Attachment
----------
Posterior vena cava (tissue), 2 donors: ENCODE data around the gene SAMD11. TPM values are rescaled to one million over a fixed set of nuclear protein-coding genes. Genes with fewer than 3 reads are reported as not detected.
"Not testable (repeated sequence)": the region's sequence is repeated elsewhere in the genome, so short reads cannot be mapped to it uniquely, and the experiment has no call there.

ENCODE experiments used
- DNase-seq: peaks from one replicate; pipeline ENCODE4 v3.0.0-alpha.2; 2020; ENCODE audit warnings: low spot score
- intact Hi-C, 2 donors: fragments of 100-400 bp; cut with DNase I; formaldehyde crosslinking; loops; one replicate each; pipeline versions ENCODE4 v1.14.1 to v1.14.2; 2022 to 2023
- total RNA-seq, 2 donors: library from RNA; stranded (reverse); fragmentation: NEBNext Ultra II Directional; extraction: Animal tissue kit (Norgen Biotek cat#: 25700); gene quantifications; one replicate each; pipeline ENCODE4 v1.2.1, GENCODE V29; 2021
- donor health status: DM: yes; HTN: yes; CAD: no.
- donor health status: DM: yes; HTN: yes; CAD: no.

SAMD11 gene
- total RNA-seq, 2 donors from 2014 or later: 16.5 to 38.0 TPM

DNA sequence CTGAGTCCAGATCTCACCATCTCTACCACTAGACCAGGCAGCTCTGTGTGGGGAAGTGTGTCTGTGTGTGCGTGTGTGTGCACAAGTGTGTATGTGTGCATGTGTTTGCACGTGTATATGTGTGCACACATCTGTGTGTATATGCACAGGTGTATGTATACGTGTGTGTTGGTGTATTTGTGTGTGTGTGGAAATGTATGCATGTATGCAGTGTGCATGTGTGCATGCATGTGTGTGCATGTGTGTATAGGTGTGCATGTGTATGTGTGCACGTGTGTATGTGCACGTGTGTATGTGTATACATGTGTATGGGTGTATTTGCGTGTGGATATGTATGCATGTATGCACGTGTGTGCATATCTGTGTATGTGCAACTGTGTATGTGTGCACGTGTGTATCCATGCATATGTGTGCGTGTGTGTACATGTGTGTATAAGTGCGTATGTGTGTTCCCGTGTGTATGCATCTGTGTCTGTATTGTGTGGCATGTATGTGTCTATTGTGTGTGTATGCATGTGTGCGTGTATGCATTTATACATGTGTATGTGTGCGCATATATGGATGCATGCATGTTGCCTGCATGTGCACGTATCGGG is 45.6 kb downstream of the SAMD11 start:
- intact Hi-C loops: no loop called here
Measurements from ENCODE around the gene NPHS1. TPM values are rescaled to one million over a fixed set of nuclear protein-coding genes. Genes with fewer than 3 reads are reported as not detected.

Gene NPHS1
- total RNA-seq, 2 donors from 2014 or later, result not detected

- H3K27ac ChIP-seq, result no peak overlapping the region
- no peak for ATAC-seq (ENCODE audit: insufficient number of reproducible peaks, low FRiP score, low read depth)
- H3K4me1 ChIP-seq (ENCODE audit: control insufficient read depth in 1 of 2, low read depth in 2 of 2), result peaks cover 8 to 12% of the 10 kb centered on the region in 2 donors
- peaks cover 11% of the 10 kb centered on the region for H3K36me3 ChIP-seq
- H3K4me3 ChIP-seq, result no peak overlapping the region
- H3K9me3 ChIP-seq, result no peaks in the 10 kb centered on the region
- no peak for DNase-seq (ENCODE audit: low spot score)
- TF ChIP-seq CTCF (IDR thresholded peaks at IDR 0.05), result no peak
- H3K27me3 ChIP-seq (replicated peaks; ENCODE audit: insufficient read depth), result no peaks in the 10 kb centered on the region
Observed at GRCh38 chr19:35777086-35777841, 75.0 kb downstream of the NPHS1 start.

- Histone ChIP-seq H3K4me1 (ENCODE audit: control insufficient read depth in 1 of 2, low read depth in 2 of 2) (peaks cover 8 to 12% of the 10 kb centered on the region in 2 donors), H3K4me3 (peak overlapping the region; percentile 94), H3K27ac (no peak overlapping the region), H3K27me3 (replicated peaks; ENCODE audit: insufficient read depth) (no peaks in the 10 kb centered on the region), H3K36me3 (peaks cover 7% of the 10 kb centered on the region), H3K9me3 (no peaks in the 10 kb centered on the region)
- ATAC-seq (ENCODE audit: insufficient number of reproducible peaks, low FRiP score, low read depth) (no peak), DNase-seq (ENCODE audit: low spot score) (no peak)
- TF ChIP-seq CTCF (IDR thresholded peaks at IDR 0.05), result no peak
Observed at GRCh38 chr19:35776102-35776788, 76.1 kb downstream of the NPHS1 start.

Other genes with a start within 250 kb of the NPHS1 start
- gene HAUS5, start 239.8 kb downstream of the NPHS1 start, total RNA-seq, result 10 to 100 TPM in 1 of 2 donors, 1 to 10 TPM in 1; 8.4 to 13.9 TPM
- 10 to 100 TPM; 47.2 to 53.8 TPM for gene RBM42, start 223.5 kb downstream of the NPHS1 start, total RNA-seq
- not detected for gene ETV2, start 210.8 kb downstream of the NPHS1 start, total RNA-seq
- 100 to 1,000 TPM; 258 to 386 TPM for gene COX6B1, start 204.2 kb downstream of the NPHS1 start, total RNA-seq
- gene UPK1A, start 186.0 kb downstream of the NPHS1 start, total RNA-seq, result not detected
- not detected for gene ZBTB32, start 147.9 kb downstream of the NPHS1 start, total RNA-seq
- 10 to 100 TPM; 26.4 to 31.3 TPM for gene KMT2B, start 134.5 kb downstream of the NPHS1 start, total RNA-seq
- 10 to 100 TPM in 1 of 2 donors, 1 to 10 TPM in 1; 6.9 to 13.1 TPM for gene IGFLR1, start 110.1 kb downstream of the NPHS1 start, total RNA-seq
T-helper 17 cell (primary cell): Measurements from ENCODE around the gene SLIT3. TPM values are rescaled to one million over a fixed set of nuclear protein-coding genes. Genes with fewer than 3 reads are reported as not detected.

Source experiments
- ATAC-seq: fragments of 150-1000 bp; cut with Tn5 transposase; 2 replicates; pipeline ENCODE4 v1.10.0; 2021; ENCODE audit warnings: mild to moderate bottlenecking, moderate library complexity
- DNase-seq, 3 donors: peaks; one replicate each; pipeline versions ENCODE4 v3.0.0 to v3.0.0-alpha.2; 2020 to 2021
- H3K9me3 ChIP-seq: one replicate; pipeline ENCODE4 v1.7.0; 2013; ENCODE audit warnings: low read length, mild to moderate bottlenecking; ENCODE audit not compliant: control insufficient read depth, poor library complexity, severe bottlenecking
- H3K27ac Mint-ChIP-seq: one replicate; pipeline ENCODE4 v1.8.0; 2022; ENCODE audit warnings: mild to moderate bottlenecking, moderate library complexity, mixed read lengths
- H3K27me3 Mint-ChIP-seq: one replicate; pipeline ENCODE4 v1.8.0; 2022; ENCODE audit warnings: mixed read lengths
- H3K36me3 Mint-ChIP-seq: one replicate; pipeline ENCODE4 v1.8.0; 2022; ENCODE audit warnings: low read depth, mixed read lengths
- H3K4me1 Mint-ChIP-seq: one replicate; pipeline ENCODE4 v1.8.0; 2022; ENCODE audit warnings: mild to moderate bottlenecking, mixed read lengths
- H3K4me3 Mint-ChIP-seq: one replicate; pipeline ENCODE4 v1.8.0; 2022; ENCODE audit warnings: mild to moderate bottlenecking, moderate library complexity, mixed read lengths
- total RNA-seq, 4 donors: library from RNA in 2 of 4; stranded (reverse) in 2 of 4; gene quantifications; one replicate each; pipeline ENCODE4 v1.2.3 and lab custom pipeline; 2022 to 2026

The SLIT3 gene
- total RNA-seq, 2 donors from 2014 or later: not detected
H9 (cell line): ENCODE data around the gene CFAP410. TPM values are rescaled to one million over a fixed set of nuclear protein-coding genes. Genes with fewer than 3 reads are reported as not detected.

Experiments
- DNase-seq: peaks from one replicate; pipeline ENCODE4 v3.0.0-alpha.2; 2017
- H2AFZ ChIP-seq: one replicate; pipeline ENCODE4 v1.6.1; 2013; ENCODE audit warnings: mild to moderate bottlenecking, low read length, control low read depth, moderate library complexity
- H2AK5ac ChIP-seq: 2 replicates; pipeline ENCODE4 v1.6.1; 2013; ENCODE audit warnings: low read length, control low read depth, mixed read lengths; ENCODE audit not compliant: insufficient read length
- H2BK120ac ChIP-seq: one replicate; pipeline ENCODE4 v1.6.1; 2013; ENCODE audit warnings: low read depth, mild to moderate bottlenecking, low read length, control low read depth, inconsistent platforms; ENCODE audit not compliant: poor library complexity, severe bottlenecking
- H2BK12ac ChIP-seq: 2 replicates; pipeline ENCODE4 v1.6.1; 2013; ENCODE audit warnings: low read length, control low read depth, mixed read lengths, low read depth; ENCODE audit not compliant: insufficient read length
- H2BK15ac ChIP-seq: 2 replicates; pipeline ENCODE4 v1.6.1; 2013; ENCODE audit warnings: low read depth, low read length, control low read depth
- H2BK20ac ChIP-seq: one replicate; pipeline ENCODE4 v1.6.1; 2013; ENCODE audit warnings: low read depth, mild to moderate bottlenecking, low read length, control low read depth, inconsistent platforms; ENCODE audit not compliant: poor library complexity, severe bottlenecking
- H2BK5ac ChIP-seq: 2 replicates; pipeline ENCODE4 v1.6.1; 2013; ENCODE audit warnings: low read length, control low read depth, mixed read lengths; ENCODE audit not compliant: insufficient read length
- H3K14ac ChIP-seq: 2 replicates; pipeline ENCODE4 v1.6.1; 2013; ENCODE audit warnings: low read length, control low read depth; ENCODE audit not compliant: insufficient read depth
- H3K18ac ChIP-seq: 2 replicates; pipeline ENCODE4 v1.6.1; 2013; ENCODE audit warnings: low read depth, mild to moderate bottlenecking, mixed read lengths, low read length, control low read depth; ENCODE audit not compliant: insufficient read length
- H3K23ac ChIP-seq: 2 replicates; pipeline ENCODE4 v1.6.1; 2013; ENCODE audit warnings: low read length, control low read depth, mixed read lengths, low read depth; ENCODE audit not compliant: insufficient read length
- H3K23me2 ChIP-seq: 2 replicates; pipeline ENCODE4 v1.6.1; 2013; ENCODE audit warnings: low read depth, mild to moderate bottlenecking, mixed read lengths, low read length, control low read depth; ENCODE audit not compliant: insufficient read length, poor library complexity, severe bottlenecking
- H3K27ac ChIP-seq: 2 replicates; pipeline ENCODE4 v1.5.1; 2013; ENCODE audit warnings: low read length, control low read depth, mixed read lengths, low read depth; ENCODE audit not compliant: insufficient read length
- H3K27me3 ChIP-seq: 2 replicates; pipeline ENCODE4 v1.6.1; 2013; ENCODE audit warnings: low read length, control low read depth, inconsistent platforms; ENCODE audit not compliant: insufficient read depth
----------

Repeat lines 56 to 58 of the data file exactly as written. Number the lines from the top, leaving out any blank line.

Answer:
- H2AK5ac ChIP-seq: 2 replicates; pipeline ENCODE4 v1.6.1; 2013; ENCODE audit warnings: low read length, control low read depth, mixed read lengths; ENCODE audit not compliant: insufficient read length
- H2BK120ac ChIP-seq: one replicate; pipeline ENCODE4 v1.6.1; 2013; ENCODE audit warnings: low read depth, mild to moderate bottlenecking, low read length, control low read depth, inconsistent platforms; ENCODE audit not compliant: poor library complexity, severe bottlenecking
- H2BK12ac ChIP-seq: 2 replicates; pipeline ENCODE4 v1.6.1; 2013; ENCODE audit warnings: low read length, control low read depth, mixed read lengths, low read depth; ENCODE audit not compliant: insufficient read length